It’s almost impossible not to fall under the spell of this dreamscape where round, domed houses known as trulli rise from gentle hillsides. Alberobello will make you feel like you’ve stepped into the pages of a fairy tale, but this small town in Italy’s southeastern Puglia region is decidedly of this world, fashioned from limestone, surrounded by centuries-old vineyards and olive groves, and home to 11,000 residents. You probably won’t be able to resist the urge to make a crack or two about hobbit houses and how “truly” extraordinary they are, but the Alberobellese have heard it all and they are proud to show off one of the most unique townscapes on the planet.
Some 1,600 trulli line the lanes of Alberobello’s old quarters, Rione Monte and Aja Piccola, protected these days as a UNESCO World Heritage site. “How?” (as in “how on earth did this otherworldly place come to be?”) is the first question that comes to mind as you meander into the maze and get a close up look at so many strange-looking whitewashed houses with domed, conical roofs (trullo is from the Greek word for dome). Whimsical as trulli seem, they are borne out of practicality, built without mortar from rough-cut local limestone. Materials for the stone walls and corbelled-slab domes were readily available, and masons could assemble houses quickly and easily. Just as important, they could disassemble them simply by removing a single stone — as local lore has it, a distinct advantage if the Naples-based royal treasury decided to impose taxes on householders. With news of an approaching tax collector the entire town could be made to disappear in Brigadoon-like fashion.
Designs of the pinnacles atop the domed roofs are marks of the masons who built the houses, and slabs are often painted with Christian and magic symbols. Shopkeepers have added modern decorative touches of their own, few more exuberantly than Anna Maria Matarese. She’s filled her shop-in-a-trullo on Via Monte Pertica with fischietti, pottery whistles that include a Fiat weighted down with a family and their belongings. These days trulli also provide some cozily memorable dining experiences beneath their domes. Davide Girolamo of Trullo D’oro and other chefs around town serve delicious variations of cucina povera, or poor cooking, that make the most of local ingredients, though octopus served atop a bed of local fava beans and their other creations seem fit for a king.
One Dome, One Room
Most trulli consist of a single room beneath the domed roof. A peak inside a trullo, especially rewarding when this stage-set of a town mounts a historical reenactment, reveals the hardscrabble practicalities of trullo life — a large fireplace for heating and cooking, alcoves for sleeping, often a loft for storage above and a rainwater-filled cistern beneath the stone floor. A few break the mold with multiple domes and multiple rooms. Trullo Siamese was created when two brothers fell in love with the same woman and joined two trulli to accommodate their unusual living arrangement. Grandest of all is the Trullo Savrano, a complex of 12 little trulli surrounding a central, double-height trullo.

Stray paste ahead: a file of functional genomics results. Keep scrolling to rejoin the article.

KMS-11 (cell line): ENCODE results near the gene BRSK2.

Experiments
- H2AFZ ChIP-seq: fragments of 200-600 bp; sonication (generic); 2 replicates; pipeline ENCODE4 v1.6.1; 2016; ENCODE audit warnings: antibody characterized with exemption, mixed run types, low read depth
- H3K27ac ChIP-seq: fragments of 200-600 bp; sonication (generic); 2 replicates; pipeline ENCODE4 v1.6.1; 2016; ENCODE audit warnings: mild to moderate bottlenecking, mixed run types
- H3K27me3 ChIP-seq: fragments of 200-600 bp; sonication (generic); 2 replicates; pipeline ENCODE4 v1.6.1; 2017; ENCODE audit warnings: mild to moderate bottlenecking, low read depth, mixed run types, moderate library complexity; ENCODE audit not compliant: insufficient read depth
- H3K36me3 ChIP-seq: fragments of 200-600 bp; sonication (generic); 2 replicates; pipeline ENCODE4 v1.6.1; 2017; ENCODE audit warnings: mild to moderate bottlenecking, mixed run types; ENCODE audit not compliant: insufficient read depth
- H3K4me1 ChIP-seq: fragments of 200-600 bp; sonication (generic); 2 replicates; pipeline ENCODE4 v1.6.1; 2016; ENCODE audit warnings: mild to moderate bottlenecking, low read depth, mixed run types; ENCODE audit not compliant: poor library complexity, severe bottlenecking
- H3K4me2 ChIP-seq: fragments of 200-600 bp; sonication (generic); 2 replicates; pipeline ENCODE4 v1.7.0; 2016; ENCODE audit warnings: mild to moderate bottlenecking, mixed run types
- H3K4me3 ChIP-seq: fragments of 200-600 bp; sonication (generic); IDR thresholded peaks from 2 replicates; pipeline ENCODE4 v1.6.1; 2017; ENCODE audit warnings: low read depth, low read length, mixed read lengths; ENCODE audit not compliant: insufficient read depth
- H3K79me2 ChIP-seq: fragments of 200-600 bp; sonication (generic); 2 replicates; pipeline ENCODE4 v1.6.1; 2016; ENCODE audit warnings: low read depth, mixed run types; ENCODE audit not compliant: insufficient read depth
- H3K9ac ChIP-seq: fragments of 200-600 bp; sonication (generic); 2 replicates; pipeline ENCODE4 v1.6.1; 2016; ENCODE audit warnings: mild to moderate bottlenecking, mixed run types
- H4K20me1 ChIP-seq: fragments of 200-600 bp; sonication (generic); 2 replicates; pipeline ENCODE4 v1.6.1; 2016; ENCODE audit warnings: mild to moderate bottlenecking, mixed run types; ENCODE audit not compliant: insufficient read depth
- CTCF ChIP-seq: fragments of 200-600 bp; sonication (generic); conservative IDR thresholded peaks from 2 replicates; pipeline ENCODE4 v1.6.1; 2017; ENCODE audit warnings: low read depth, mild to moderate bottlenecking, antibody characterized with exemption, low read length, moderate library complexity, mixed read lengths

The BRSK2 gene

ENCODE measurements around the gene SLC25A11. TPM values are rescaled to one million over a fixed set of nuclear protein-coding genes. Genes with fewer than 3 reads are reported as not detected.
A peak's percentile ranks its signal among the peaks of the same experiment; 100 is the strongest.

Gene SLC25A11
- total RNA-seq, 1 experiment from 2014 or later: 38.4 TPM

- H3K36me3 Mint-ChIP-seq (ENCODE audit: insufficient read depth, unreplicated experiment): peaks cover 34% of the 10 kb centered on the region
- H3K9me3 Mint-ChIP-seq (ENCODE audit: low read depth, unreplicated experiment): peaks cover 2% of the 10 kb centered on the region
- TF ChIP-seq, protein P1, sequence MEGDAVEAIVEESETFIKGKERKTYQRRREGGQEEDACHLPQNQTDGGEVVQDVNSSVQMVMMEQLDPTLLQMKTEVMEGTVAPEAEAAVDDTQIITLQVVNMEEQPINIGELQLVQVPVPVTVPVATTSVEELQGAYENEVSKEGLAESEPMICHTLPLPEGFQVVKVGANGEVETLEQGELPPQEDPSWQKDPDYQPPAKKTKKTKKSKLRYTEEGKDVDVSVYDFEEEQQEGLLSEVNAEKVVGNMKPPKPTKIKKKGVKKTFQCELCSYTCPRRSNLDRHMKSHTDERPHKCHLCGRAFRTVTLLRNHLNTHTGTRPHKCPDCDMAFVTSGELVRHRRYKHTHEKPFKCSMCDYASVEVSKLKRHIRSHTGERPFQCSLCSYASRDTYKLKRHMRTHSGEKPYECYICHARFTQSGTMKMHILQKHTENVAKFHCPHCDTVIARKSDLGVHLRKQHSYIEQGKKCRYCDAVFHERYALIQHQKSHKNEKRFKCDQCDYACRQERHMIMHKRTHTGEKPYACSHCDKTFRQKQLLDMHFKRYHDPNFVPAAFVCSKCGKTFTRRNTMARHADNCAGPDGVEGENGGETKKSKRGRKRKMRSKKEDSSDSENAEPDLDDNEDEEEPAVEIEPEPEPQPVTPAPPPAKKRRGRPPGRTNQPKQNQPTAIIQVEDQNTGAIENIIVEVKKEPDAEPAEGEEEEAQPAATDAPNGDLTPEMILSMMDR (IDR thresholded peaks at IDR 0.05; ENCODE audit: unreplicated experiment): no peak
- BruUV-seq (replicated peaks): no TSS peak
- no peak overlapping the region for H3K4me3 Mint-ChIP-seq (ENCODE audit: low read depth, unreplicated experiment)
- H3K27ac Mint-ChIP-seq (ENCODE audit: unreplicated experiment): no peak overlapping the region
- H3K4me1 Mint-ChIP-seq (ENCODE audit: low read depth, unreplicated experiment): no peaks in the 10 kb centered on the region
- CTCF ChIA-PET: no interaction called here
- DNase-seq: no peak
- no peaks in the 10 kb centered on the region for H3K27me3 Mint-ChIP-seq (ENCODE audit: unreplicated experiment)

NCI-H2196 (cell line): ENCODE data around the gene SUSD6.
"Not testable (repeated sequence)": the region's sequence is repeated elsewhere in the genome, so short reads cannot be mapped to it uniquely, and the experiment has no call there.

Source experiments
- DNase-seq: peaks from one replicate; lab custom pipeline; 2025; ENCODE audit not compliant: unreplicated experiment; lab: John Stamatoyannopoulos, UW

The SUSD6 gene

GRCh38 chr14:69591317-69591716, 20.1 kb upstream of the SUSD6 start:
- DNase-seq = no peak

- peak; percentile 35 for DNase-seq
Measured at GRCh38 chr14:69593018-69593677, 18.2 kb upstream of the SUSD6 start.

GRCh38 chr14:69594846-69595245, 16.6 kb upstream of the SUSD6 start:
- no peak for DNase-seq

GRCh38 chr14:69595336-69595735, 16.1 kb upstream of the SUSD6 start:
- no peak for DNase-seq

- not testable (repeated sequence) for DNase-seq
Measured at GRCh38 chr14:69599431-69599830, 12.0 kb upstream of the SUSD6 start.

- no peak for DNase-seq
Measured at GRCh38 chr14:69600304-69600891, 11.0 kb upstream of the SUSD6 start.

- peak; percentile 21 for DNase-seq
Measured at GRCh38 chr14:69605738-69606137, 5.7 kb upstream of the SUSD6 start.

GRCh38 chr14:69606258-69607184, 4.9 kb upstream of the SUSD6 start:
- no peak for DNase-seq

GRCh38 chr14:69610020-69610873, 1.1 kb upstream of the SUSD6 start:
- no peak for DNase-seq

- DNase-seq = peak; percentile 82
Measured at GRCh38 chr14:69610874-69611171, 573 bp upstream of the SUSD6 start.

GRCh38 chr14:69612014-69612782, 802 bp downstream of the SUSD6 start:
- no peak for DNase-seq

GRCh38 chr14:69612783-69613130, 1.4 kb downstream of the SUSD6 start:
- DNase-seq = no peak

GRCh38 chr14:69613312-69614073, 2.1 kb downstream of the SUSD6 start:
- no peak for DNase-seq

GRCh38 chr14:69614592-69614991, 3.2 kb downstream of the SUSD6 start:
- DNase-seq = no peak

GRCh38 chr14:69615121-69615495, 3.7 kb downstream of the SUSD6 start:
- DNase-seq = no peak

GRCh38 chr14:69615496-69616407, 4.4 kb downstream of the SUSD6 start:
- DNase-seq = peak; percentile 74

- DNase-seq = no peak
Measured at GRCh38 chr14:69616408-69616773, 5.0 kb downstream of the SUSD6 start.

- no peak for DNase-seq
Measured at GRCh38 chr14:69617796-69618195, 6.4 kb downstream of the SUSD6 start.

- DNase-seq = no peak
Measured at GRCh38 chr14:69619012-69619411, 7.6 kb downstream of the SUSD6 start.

Into the Valle d’Itria and Beyond
Beyond Alberobello, the Valle d’Itria dips and rises across rolling hills that here and there are topped with irresistibly picturesque città bianche, or white towns: Ceglie Messapica, Cisternino, Locorotondo, Martina Franca, and Ostuni. Each will lure you into a few hours of aimless wandering, as will Polignano a Mare on the coast. Polignano’s narrow lanes open to seaside terraces perched above the crashing waves and a pebbly beach hemmed in by cliffs. Don’t be surprised if the setting makes you feels as though you’re taking flight into another realm — after all, Polignano’s famous son is Domenico Mudugno, honored with a statue, and these vistas of sea and sky inspired his song “Volare.” Egnazia, farther down the coast, is an ancient Roman town bisected by the Via Traiana, the road that linked Rome with the port at Brindisi. One of Italy’s many transporting archeological experiences is a descent into Egnazia’s Tomb of the Pomegranates, from the 4th to 2nd century B.C. and entered through a stone door that still swings on its original hinges.
Among this abundance of sights, trulli steal the show. They stud fields and groves across the countryside, built on the spot from gathered stones to provide shelter and storage. Spotting one of these humble structures never fails to provide a world-class thrill.
Stephen Brewer is an author of Frommer’s Italy and many other guidebooks.
Elyse Weiner is an Emmy Award-winning network news producer and executive, and the creator of iJOURNEYS audio walking tours of cities across Europe.